Does Homeowners Insurance Cover Dog Bites?

Does Homeowners Insurance Cover Dog Bites?

by / Friday, 06 May 2016 / Published in Dog Bites

No dog owner ever wants to believe that their beloved pet could ever hurt anyone, but the sheer number of dog bites that occur in America every year suggests otherwise.  According to the Centers for Disease Control (CDC), over 4 million people in the United States are bitten by dogs every year, with children being at the highest risk of injury.

Over half of all dog bites involve a dog the victim knows and is familiar with. So even if your dog has a history of being friendly with visitors, it’s still entirely possible for your dog to bite a friend, neighbor, or family member who stops by. In many situations, the dog’s owner is legally liable for injuries caused by their pet. But since dog bites can result in very large medical bills, often expensive enough for a dog’s owner to be unable to pay them, is it possible to have dog bite injuries covered by insurance?

In many cases, standard homeowners insurance and renters insurance policies do cover dog bites and injuries caused by other types of pets, even the bite happens away from the owner’s property. In 2012, over 16,000 homeowners insurance claims were related to dog bites. Insurance companies in some states might refuse to cover injuries caused by certain breeds of dogs, such as pit bulls and rottweilers, but some states, including Michigan, do not allow insurance companies to exclude certain dog breeds. However, if an insurance company is aware of the fact that you have a dog with a history of biting, they might decline to provide coverage for your dog. If your dog was officially declared dangerous before the policy was issued and you don’t disclose that fact to the insurance company, they may refuse to cover any injuries subsequently caused by the dog.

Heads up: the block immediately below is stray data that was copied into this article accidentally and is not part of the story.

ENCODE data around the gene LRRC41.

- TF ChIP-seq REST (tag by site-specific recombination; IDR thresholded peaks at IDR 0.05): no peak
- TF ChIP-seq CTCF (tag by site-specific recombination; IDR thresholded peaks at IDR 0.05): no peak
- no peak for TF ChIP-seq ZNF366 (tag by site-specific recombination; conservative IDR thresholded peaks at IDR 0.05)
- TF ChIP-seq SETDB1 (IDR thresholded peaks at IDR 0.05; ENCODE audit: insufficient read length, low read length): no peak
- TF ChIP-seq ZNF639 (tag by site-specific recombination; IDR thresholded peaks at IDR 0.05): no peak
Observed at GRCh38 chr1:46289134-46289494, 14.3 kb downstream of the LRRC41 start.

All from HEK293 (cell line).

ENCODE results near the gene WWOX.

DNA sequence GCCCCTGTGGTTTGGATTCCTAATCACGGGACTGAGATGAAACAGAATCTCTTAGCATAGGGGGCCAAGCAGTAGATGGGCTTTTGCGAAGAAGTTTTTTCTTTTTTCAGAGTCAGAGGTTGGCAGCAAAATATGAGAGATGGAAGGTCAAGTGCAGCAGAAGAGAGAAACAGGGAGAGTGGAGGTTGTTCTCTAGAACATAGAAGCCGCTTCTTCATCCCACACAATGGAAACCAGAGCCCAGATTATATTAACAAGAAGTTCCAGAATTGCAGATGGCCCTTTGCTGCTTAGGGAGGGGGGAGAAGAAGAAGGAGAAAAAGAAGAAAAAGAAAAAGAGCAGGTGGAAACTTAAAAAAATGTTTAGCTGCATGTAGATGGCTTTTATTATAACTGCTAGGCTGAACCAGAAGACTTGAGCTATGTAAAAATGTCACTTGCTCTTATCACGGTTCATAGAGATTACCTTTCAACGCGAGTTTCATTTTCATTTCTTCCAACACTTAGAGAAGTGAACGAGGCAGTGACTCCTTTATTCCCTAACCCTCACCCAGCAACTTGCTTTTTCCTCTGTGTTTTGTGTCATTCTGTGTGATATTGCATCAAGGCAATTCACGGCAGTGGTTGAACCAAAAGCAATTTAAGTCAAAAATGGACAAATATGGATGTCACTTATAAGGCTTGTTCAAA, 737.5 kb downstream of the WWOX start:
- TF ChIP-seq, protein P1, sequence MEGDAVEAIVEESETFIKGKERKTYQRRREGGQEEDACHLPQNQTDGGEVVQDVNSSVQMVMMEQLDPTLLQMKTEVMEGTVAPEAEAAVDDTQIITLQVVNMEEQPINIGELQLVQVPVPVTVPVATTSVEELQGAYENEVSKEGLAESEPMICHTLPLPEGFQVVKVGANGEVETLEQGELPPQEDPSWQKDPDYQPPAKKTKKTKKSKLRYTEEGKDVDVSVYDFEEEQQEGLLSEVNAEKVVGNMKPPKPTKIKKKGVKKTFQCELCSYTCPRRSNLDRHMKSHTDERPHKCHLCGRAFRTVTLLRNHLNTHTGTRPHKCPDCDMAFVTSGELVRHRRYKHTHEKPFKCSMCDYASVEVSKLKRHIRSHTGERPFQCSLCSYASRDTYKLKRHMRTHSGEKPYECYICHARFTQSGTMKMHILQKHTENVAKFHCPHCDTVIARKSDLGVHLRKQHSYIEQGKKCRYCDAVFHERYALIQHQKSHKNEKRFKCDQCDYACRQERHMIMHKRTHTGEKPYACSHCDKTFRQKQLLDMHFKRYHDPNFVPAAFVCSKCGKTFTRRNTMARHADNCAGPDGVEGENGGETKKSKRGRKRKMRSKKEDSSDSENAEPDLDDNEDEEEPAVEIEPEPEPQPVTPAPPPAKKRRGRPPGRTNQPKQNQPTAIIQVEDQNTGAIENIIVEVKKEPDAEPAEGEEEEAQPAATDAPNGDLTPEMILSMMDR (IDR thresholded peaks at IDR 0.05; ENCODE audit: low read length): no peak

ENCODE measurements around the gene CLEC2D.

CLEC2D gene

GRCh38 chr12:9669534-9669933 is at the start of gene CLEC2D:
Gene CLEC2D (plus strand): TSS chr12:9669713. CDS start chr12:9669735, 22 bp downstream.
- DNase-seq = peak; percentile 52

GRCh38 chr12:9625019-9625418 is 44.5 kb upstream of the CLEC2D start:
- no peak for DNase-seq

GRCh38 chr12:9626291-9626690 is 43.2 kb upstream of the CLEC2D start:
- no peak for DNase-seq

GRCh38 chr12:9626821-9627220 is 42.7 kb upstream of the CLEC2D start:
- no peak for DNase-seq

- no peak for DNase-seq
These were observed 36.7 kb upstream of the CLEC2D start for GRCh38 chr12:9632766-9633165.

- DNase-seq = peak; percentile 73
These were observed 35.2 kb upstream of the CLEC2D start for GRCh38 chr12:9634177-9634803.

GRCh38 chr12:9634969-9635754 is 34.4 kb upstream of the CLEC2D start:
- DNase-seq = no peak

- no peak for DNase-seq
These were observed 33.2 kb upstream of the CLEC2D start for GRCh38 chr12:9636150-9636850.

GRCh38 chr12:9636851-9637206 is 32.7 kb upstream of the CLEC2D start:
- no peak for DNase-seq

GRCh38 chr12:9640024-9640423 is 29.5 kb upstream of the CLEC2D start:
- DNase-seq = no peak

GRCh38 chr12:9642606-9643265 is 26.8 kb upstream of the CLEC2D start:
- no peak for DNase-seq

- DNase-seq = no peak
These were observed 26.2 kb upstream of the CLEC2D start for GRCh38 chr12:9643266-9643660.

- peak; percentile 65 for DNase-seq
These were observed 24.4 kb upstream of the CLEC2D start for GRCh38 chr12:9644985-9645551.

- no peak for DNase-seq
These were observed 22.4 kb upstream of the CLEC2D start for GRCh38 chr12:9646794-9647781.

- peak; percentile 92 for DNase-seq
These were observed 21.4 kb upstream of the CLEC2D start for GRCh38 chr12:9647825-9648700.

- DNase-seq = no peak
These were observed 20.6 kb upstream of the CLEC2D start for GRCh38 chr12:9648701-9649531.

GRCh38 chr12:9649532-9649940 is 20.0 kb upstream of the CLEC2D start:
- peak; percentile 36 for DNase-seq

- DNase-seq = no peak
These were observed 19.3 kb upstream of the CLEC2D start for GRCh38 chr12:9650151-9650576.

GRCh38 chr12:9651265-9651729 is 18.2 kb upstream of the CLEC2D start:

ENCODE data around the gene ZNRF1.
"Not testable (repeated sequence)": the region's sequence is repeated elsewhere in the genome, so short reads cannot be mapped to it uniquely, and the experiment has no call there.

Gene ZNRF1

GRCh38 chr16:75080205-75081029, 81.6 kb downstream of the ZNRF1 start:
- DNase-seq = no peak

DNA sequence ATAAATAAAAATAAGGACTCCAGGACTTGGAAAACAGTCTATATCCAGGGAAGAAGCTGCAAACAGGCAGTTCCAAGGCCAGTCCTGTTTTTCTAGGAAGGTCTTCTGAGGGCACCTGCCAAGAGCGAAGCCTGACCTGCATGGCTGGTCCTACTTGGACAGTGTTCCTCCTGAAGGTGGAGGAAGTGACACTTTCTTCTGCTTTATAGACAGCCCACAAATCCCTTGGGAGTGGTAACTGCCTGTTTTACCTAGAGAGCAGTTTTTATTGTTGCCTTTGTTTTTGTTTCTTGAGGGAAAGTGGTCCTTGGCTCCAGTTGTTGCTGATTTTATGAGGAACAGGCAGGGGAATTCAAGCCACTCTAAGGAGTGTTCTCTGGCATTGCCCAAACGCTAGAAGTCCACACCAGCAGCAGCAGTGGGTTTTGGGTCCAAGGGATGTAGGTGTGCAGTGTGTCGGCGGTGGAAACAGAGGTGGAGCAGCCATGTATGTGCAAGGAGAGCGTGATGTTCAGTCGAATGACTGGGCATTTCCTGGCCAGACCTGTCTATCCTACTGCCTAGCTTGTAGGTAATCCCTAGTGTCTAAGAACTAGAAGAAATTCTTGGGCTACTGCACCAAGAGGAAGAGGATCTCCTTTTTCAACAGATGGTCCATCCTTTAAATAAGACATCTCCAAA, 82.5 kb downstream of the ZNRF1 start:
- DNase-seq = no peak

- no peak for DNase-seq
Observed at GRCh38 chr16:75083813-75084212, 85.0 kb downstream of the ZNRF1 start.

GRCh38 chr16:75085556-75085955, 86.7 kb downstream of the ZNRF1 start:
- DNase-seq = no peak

Although most homeowner’s and renters insurance policies cover dog bite injuries, be aware that they typically only cover injuries the first time your dog bites someone. After your dog has bitten someone once, it is expected that you are aware of the fact that your dog has the potential to bite and will take precautions to prevent it from happening again.

Like any other type of insurance policy, certain situations might be excluded. If a dog bite happens in a car or other motor vehicle, there’s a chance it might be covered by auto insurance rather than homeowner’s or renters insurance. Many insurance policies also have a “business pursuits” exclusion. For example, if you have a business that you run out of your home, even part time, you might not be covered if a customer or client comes by to conduct business and the customer/client is bitten during that time.

If an insurance company refuses to cover injuries caused by your dog due to a past history of biting or because it has been declared a dangerous dog, you may need to purchase separate liability insurance. This type of insurance coverage can be more difficult to find and is only often offered by a company that already offers more specialized insurance policies.

As a dog owner, making sure your insurance covers your pet is one of the smartest things you can do to protect yourself and your visitors. If you aren’t sure if your dog is covered by your current insurance policy, contact your insurer to find out for sure.

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